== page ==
While there has been a lot of political news this week, none of it revolves around the 2018 Farm Bill. That’s surprising, since the existing Farm Bill expires this Sunday, Sep. 30.
During the United Fresh Washington Conference, various speakers all agreed that the chance we’ll have a 2018 Farm Bill by Sunday was highly unlikely.
What’s the Hold Up?
First, some quick background. Both the House and the Senate passed a version of the 2018 Farm Bill. It is now in the Conference Committee to resolve the differences between the two bills. Only after that process happens will the bill be passed and become law.
There are two main reasons (and possibly a third) the Committee hasn’t been able to resolve those differences yet, Robert L. Guenther, United Fresh’s Senior Vice President, Public Policy, said during the Washington Conference. They are:
- Significant policy differences between the House and Senate versions. These include nutrition and conservation issue, like Supplemental Nutrition Assistance Program (better known as SNAP).
- Different funding priorities. Again, nutrition is an issue, but so is research, conservation, and animal vaccine bank.
The possible third reason? Politics. Mid-term elections are a mere month away, after all.
What Happens October 1?
The most likely scenario is that Congress will vote for an extension, Guenther says. That is what happened in 2012, as well as many other years. Buying time to continue negotiations is apparently pretty common.
If there isn’t an extension, we’ll revert to the last permanent Farm Bill, which dates from the first half of the 1900s and its budgets. Some programs need an annual vote to remain funded, and those would lose their budgets all together. Congress is unlikely to let that happen.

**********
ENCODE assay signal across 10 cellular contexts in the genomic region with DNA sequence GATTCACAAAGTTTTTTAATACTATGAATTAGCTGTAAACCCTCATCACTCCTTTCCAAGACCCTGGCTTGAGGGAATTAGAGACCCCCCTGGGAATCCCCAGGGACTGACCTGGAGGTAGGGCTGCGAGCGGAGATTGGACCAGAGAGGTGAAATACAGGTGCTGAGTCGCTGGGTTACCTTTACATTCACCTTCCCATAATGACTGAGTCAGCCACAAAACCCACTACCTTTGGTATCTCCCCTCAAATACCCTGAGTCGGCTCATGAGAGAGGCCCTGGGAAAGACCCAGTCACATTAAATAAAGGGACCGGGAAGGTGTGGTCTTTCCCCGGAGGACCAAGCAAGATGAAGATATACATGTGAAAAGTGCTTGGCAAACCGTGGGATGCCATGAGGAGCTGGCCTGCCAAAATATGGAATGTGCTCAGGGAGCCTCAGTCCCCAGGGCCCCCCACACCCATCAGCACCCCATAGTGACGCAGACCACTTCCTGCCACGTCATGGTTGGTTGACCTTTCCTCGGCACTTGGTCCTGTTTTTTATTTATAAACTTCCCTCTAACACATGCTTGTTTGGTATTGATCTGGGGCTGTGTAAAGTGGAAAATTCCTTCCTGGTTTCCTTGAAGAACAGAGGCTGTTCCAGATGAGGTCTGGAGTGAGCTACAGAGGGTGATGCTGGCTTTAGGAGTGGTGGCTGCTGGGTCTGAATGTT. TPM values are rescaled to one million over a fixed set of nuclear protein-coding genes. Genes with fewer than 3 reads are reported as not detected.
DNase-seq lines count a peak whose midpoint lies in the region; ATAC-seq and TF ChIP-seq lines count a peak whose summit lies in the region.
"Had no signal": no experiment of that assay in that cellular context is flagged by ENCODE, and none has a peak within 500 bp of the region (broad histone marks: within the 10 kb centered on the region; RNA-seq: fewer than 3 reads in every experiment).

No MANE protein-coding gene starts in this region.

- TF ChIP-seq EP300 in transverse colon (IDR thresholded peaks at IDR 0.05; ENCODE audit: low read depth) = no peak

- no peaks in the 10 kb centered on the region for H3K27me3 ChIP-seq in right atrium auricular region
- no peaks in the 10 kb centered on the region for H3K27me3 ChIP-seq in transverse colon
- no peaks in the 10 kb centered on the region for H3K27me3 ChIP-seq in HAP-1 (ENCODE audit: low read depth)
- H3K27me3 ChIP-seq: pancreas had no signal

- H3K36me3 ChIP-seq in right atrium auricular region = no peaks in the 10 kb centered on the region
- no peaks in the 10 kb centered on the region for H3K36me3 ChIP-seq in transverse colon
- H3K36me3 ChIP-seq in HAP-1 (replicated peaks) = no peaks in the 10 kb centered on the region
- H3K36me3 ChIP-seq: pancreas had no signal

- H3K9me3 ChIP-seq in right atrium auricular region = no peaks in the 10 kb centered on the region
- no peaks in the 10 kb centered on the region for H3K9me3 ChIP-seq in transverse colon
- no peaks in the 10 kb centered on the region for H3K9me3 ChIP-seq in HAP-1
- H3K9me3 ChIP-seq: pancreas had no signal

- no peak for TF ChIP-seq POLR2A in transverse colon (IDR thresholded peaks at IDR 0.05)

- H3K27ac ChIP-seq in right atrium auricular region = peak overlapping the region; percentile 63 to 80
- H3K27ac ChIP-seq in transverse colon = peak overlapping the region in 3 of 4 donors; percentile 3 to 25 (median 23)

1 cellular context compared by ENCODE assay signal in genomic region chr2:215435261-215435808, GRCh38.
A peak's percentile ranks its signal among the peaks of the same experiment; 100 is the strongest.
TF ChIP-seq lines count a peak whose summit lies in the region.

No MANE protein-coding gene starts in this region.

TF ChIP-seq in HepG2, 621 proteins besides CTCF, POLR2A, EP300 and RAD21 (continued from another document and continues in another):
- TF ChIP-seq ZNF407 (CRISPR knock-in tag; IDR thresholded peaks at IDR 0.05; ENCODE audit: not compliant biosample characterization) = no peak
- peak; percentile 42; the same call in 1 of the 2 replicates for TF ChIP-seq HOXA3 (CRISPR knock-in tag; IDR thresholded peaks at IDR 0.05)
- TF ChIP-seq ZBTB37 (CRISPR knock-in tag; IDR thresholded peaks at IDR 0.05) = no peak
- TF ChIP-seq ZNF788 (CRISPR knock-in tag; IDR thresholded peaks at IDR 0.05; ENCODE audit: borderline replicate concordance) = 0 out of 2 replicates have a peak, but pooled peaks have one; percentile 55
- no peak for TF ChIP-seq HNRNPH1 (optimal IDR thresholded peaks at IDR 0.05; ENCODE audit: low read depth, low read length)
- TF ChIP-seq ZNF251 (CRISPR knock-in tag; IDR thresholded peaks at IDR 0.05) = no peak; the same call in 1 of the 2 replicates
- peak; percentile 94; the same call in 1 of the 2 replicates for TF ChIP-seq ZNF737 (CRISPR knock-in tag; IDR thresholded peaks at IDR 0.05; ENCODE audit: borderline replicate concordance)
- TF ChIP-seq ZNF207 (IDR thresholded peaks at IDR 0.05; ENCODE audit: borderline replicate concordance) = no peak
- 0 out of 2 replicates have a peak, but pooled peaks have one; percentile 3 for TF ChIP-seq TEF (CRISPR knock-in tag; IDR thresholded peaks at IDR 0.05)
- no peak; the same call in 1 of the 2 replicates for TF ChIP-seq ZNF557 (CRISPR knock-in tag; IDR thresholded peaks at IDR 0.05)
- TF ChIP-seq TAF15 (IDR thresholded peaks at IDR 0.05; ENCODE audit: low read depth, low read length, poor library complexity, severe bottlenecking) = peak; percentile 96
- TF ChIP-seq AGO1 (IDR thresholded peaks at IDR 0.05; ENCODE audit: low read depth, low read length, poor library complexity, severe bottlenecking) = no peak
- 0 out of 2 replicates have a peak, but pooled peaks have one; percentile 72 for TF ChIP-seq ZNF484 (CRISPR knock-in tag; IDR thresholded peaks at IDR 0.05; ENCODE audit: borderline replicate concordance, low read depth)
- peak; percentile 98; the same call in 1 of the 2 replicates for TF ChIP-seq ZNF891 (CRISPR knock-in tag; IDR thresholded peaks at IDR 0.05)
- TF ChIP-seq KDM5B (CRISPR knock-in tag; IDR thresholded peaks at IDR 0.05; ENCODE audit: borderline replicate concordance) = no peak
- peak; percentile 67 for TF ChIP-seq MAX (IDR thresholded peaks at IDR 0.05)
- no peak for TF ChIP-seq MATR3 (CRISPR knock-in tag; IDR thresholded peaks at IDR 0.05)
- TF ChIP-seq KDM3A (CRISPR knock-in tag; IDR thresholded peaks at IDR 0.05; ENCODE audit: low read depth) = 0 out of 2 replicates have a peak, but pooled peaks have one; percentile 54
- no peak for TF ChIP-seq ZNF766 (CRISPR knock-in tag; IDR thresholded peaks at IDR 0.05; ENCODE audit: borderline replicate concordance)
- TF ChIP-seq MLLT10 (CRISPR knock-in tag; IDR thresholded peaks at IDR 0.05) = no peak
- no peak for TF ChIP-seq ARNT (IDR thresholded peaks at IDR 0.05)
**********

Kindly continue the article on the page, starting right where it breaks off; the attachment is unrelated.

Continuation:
Since negotiations are breaking down in part because of SNAP, you’d think some wouldn’t mind letting the bill expire in order to gain leverage in the SNAP funding debate.
But its one of two major programs with permanent funding (crop insurance is the other one). That means that SNAP would continue even if the bill expires.
December Is the Next Big Milestone
Guenther says the date everyone should watch for is December. That’s when extensions need to be put in place if the Conference Committee doesn’t agree to a final version of the bill.
That’s something one of the main four negotiators agrees with.
“It’s in December when in fact you have to move,” Senate Ag Chairman Pat Roberts (R-KS) told Politico. “At that time then you’d have to get an extension. Farmers, ranchers, growers, they don’t want that. They’d like some certainty and predictability.”
Roberts is part of “The Big Four,” a self-given name of the key negiotiators. It’s made up of Roberts and Debbie Stabenow (D-MI) on the Senate side, and House Ag Chairman Mike Conaway (R-TX) and Collin Peterson (D-MN) on the House side.
Multiple reports say that Conaway is bucking the other three over how certain programs should be funded. That includes some programs that would affect specialty crops directly, Guenther says. Most of the committee agrees on the funding of programs like Specialty Crop Research Initiative (SCRI) and a fund that could be applied to unexpected issues that need research dollars above the SCRI, such as finding a way to combat the virus huanglongbing (HLB) that causes citrus greening.